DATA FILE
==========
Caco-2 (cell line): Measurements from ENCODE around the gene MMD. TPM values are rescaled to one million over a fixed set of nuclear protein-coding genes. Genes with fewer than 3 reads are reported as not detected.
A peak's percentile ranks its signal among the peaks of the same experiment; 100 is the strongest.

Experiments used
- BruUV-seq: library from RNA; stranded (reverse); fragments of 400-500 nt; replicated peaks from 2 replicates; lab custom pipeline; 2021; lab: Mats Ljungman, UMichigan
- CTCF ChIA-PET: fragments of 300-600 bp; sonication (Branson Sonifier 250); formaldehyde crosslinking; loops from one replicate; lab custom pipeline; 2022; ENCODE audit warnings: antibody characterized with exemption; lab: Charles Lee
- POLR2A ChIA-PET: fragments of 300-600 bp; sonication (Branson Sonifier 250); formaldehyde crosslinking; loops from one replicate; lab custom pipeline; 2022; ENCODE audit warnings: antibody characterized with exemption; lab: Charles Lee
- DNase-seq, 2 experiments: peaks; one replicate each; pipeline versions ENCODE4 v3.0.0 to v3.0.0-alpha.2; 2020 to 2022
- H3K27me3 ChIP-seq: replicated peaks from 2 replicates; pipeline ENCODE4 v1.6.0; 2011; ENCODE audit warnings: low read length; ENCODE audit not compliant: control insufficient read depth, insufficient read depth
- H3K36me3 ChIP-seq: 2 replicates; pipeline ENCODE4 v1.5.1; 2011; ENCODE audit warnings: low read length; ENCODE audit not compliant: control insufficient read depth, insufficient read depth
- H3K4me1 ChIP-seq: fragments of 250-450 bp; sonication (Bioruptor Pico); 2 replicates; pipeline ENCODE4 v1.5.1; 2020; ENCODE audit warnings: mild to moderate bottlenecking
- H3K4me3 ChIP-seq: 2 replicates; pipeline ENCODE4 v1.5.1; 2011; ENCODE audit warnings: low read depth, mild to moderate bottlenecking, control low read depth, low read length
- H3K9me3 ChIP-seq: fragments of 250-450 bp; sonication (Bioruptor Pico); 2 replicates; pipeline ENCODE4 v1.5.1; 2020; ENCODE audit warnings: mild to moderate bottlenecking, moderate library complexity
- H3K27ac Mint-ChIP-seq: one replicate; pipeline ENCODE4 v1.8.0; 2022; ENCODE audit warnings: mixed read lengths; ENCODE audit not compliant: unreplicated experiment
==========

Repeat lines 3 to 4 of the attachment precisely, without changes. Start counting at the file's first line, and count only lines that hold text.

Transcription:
Experiments used
- BruUV-seq: library from RNA; stranded (reverse); fragments of 400-500 nt; replicated peaks from 2 replicates; lab custom pipeline; 2021; lab: Mats Ljungman, UMichigan